During a press conference in San Francisco where Qualcomm's senior director of wearables, Pankaj Kedia, revealed the chip, it was apparent that the 3100 is all about one thing: battery life. In fact, there was barely a mention of any other improvements we can expect, beyond a better ambient display.
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With the 3100, Qualcomm is putting battery life first – which is exactly what smartwatch makers have been asking for. Will there be general performance improvements like a faster UI? Qualcomm wasn’t very forthcoming with answers when I asked, and it's probably because there aren't any. And it's not all that surprising.
To explain why, we need to first look at how the new chip is different. The headline act is undeniably Qualcomm’s new co-processor, which is going to take on a lot of the workload when you’re not actually tapping on your smartwatch. Qualcomm says manufacturers will be able to utilise the co-processor for various background tasks, like heart rate or sleep tracking, which operates at 20x less power than the main processor.
Sounds great, right? But then you see that main processor is the same one that was on the 2100, an ARM quad-core A7 CPU cluster. The difference this time is that those cores are being used more efficiently – great – but that processor is now more than two years old. So while we're hearing about 7nm processors in the smartphone world, why is the smartwatch still so behind?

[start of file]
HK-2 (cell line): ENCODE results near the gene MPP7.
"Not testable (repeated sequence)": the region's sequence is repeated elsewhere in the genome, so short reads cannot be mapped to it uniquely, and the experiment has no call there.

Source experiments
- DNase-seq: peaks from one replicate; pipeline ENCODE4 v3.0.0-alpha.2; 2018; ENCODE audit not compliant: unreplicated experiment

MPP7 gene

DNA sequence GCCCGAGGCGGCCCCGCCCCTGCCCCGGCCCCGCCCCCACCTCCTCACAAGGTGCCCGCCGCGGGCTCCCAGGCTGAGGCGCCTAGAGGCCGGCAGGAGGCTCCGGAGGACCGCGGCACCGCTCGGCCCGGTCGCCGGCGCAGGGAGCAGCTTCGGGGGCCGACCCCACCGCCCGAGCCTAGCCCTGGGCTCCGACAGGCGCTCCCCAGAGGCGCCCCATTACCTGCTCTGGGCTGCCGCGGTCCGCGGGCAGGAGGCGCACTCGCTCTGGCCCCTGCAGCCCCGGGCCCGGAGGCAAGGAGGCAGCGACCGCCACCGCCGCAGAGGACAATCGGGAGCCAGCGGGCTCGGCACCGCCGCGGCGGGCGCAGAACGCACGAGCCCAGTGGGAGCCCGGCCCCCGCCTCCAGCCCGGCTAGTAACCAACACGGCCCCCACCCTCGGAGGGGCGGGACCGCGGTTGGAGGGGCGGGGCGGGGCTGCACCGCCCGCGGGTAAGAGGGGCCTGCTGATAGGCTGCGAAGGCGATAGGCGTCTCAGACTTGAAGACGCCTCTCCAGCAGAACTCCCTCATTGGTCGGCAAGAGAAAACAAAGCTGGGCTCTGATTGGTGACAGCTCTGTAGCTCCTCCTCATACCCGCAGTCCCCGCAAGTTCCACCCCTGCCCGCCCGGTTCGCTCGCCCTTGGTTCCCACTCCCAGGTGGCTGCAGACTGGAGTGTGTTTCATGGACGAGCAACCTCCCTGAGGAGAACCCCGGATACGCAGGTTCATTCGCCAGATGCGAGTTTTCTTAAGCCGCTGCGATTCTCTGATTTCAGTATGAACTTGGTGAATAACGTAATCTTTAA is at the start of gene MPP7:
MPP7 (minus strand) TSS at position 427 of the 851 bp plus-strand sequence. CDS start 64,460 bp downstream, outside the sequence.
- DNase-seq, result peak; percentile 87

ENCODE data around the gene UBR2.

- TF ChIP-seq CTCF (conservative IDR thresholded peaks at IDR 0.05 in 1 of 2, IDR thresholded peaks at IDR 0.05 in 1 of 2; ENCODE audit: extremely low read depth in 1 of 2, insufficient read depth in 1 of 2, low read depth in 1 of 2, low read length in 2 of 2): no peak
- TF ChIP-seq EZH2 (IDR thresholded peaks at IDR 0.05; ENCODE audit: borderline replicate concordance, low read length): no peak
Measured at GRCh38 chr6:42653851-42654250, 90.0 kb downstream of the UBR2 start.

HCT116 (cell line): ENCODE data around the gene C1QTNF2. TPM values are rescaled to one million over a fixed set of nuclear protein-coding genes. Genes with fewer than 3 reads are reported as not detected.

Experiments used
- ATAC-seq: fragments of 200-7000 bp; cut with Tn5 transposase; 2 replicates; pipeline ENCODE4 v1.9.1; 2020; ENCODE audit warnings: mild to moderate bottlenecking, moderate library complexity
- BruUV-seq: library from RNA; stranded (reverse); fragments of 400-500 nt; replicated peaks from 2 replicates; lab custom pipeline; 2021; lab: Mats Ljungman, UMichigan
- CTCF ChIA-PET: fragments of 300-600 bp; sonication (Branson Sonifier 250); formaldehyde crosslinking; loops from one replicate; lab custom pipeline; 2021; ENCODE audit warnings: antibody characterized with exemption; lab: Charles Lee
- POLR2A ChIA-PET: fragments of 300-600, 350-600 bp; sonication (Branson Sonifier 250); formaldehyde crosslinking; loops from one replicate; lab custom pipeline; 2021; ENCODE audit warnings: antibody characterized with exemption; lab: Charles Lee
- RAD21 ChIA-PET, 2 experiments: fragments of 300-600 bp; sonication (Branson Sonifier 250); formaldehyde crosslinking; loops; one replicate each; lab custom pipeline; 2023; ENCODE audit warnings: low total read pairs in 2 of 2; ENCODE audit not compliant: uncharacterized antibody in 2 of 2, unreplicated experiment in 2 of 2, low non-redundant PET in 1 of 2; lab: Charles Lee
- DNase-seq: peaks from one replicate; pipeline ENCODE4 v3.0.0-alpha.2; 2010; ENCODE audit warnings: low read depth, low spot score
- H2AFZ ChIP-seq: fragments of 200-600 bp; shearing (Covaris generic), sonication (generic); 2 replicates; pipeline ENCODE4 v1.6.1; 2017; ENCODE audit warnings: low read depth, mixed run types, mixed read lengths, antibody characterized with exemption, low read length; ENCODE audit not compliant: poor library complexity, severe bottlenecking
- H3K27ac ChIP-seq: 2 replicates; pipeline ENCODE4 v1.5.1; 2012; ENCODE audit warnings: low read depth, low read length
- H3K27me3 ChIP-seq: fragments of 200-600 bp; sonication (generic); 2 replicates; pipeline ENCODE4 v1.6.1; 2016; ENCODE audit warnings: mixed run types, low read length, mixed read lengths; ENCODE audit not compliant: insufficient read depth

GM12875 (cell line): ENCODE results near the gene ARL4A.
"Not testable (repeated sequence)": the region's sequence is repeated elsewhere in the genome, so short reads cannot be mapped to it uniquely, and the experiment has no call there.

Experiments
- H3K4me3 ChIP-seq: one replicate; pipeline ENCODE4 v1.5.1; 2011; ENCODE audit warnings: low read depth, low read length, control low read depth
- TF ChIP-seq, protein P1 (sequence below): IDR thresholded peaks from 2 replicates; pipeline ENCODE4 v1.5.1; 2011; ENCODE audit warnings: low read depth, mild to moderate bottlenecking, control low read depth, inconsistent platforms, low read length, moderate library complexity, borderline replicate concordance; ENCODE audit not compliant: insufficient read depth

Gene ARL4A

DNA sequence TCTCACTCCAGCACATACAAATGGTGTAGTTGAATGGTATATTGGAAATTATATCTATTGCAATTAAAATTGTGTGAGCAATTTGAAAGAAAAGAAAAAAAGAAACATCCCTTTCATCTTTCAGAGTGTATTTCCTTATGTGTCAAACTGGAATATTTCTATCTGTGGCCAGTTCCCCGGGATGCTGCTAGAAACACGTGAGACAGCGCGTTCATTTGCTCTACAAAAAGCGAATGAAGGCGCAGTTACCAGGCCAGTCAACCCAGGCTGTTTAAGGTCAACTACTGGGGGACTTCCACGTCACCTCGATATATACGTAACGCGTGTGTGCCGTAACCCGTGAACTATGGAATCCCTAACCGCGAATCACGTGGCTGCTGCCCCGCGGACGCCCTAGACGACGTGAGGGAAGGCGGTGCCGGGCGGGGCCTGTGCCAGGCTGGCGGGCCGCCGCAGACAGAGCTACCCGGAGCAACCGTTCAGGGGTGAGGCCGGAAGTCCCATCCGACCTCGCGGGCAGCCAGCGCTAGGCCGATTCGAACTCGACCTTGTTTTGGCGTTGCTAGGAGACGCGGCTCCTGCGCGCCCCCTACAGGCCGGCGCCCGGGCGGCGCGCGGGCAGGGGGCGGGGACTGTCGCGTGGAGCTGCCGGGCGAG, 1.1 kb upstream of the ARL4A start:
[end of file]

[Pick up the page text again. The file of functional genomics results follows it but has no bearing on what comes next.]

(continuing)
The 3100 feels more like a workaround than a leap forward
Getting a smaller process on a chip would require an entire re-engineering of the architecture by Qualcomm; it’s not just a case of taking the 28nm process and firing a shrink ray at it. And guess what? New architecture costs a lot of money. Smartwatches are a drop in the ocean of Qualcomm's smartphone business, and until they’re selling at significantly higher higher volumes, it’s unlikely Qualcomm is going to put in the R&D to make something smaller.
Interestingly, Qualcomm told Android Police that the decision not to shrink the 28nm process was because the passing drain on a 10nm process is actually more than a 28nm, and because a smartwatch is idle most the time, it made sense to keep the same size. That's an interesting claim, but I'm not wholly convinced that it's a better solution than a complete re-working of the architecture. It's also certainly only beneficial for battery life.
But all of this is why the 3100 feels more like a workaround than a leap forward. OEMs want longer battery life above anything else, and with the new chip they're getting it. Qualcomm will see a return here, and while improved speeds and other performance improvements would be nice – and would certainly come from a 10nm process – they're not realistic right now. I'd love to see Qualcomm throw caution to the wind and double down on smartwatches; if I ran the business I would probably feel differently.
So I come away from Qualcomm's news with mixed feelings. It's probably not going to galvanise Wear OS in the way many, including myself, had hoped, but it's going to keep things ticking along.
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